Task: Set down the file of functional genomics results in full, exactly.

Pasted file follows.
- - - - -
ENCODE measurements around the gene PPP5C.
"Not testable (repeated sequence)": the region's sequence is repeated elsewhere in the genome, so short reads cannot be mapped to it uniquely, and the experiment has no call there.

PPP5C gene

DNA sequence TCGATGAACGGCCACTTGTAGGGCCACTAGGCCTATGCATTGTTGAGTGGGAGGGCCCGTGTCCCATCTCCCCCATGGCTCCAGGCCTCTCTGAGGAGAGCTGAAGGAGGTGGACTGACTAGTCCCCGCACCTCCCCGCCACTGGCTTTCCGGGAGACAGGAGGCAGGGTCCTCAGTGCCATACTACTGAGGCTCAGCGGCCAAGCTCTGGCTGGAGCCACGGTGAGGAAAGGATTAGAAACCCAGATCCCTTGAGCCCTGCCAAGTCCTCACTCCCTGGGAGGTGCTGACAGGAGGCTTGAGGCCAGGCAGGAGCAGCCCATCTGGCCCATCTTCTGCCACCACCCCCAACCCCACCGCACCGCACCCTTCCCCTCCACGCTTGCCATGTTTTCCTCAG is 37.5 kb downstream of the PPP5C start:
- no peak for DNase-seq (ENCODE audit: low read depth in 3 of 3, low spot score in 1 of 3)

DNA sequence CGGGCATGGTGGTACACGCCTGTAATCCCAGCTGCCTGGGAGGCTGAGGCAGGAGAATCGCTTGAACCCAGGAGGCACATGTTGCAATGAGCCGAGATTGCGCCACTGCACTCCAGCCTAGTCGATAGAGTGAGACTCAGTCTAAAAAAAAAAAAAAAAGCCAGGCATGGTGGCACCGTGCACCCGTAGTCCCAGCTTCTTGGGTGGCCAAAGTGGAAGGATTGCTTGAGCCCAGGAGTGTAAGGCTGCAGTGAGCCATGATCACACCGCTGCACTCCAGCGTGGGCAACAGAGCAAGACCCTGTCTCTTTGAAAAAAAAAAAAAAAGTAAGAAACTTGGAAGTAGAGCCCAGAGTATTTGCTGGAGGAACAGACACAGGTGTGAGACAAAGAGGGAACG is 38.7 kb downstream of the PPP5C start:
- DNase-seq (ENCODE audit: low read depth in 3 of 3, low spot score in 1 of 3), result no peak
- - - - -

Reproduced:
ENCODE measurements around the gene PPP5C.
"Not testable (repeated sequence)": the region's sequence is repeated elsewhere in the genome, so short reads cannot be mapped to it uniquely, and the experiment has no call there.

PPP5C gene

DNA sequence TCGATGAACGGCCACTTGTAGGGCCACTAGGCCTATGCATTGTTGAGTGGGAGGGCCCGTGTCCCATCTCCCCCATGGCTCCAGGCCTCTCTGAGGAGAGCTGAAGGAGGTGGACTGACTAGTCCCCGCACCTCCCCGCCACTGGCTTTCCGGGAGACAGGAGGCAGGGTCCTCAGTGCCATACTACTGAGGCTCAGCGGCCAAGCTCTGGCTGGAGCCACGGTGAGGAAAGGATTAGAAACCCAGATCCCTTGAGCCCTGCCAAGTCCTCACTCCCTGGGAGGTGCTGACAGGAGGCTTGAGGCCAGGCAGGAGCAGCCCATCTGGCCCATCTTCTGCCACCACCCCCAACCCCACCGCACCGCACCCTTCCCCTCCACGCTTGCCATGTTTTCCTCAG is 37.5 kb downstream of the PPP5C start:
- no peak for DNase-seq (ENCODE audit: low read depth in 3 of 3, low spot score in 1 of 3)

DNA sequence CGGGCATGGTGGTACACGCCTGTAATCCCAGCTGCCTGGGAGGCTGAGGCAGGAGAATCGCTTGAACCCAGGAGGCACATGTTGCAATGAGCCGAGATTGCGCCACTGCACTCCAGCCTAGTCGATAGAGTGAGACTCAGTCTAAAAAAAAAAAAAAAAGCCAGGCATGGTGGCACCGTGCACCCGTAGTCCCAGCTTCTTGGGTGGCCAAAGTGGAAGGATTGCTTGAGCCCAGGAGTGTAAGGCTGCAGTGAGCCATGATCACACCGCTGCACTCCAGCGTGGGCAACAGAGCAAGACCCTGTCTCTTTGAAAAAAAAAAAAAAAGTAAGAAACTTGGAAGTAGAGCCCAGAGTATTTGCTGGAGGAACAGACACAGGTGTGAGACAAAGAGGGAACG is 38.7 kb downstream of the PPP5C start:
- DNase-seq (ENCODE audit: low read depth in 3 of 3, low spot score in 1 of 3), result no peak